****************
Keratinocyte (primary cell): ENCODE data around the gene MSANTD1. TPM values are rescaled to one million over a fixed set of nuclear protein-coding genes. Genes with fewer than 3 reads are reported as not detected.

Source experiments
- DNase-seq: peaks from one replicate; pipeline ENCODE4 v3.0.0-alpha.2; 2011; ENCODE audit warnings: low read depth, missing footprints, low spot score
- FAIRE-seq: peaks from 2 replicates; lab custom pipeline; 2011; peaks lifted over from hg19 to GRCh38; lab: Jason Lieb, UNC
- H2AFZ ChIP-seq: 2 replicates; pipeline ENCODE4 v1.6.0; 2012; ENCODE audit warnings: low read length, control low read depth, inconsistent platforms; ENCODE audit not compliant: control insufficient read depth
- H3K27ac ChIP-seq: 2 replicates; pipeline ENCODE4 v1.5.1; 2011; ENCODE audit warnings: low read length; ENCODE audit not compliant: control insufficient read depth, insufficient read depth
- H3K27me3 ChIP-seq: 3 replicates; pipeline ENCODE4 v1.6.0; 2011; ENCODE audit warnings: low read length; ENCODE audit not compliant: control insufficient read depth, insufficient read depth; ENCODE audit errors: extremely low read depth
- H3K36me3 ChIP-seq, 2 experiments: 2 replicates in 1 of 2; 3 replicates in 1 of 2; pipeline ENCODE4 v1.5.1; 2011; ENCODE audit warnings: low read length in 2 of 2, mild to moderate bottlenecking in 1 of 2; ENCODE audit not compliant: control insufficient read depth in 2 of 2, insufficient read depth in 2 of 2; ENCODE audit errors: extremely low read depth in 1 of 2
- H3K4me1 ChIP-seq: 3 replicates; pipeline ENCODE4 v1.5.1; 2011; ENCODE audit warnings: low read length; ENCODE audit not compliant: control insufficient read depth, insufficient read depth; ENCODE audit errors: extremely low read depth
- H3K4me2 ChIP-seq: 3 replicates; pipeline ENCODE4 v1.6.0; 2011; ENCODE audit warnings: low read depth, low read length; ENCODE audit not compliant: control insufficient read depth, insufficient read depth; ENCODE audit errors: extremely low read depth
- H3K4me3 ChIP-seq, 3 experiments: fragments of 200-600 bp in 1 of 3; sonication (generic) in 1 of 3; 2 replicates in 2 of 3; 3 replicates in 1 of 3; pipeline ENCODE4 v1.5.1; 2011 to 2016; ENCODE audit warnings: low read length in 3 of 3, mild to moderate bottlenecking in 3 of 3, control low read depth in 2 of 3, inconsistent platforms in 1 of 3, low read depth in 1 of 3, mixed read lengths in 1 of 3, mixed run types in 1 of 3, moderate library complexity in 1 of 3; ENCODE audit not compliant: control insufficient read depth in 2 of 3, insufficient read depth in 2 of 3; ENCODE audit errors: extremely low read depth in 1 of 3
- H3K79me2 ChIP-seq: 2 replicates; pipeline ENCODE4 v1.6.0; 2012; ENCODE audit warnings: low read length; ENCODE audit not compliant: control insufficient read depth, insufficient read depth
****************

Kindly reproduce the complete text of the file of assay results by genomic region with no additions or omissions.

Keratinocyte (primary cell): ENCODE data around the gene MSANTD1. TPM values are rescaled to one million over a fixed set of nuclear protein-coding genes. Genes with fewer than 3 reads are reported as not detected.

Source experiments
- DNase-seq: peaks from one replicate; pipeline ENCODE4 v3.0.0-alpha.2; 2011; ENCODE audit warnings: low read depth, missing footprints, low spot score
- FAIRE-seq: peaks from 2 replicates; lab custom pipeline; 2011; peaks lifted over from hg19 to GRCh38; lab: Jason Lieb, UNC
- H2AFZ ChIP-seq: 2 replicates; pipeline ENCODE4 v1.6.0; 2012; ENCODE audit warnings: low read length, control low read depth, inconsistent platforms; ENCODE audit not compliant: control insufficient read depth
- H3K27ac ChIP-seq: 2 replicates; pipeline ENCODE4 v1.5.1; 2011; ENCODE audit warnings: low read length; ENCODE audit not compliant: control insufficient read depth, insufficient read depth
- H3K27me3 ChIP-seq: 3 replicates; pipeline ENCODE4 v1.6.0; 2011; ENCODE audit warnings: low read length; ENCODE audit not compliant: control insufficient read depth, insufficient read depth; ENCODE audit errors: extremely low read depth
- H3K36me3 ChIP-seq, 2 experiments: 2 replicates in 1 of 2; 3 replicates in 1 of 2; pipeline ENCODE4 v1.5.1; 2011; ENCODE audit warnings: low read length in 2 of 2, mild to moderate bottlenecking in 1 of 2; ENCODE audit not compliant: control insufficient read depth in 2 of 2, insufficient read depth in 2 of 2; ENCODE audit errors: extremely low read depth in 1 of 2
- H3K4me1 ChIP-seq: 3 replicates; pipeline ENCODE4 v1.5.1; 2011; ENCODE audit warnings: low read length; ENCODE audit not compliant: control insufficient read depth, insufficient read depth; ENCODE audit errors: extremely low read depth
- H3K4me2 ChIP-seq: 3 replicates; pipeline ENCODE4 v1.6.0; 2011; ENCODE audit warnings: low read depth, low read length; ENCODE audit not compliant: control insufficient read depth, insufficient read depth; ENCODE audit errors: extremely low read depth
- H3K4me3 ChIP-seq, 3 experiments: fragments of 200-600 bp in 1 of 3; sonication (generic) in 1 of 3; 2 replicates in 2 of 3; 3 replicates in 1 of 3; pipeline ENCODE4 v1.5.1; 2011 to 2016; ENCODE audit warnings: low read length in 3 of 3, mild to moderate bottlenecking in 3 of 3, control low read depth in 2 of 3, inconsistent platforms in 1 of 3, low read depth in 1 of 3, mixed read lengths in 1 of 3, mixed run types in 1 of 3, moderate library complexity in 1 of 3; ENCODE audit not compliant: control insufficient read depth in 2 of 3, insufficient read depth in 2 of 3; ENCODE audit errors: extremely low read depth in 1 of 3
- H3K79me2 ChIP-seq: 2 replicates; pipeline ENCODE4 v1.6.0; 2012; ENCODE audit warnings: low read length; ENCODE audit not compliant: control insufficient read depth, insufficient read depth